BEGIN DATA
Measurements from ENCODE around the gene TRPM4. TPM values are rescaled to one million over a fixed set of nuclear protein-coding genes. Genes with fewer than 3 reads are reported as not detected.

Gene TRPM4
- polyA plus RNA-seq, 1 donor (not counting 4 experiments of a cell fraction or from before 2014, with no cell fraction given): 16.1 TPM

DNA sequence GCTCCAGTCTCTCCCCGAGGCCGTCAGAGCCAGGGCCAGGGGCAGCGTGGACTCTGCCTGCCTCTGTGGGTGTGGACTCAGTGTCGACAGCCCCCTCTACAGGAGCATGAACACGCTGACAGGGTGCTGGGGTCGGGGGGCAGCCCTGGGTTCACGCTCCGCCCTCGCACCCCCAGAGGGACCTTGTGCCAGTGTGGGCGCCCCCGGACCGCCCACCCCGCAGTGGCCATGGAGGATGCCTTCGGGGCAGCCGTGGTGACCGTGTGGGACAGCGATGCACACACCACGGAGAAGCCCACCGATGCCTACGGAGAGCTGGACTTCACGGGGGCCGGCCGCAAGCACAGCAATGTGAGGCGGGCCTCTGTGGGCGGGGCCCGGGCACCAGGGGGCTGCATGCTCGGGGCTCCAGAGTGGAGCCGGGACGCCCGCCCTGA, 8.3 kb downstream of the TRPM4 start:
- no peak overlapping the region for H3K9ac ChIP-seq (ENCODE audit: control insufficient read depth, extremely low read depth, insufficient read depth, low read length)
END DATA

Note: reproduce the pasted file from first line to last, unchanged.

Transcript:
Measurements from ENCODE around the gene TRPM4. TPM values are rescaled to one million over a fixed set of nuclear protein-coding genes. Genes with fewer than 3 reads are reported as not detected.

Gene TRPM4
- polyA plus RNA-seq, 1 donor (not counting 4 experiments of a cell fraction or from before 2014, with no cell fraction given): 16.1 TPM

DNA sequence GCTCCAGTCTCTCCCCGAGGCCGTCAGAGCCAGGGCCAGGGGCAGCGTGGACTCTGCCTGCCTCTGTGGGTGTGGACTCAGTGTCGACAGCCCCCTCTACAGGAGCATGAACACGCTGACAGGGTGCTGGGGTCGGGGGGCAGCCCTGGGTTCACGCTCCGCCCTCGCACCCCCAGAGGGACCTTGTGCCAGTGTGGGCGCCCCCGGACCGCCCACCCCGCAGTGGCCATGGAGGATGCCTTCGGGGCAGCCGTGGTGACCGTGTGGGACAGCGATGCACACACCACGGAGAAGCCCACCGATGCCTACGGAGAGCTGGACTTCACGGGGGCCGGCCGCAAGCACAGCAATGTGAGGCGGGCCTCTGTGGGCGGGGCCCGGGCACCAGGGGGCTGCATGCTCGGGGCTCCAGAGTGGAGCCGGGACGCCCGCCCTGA, 8.3 kb downstream of the TRPM4 start:
- no peak overlapping the region for H3K9ac ChIP-seq (ENCODE audit: control insufficient read depth, extremely low read depth, insufficient read depth, low read length)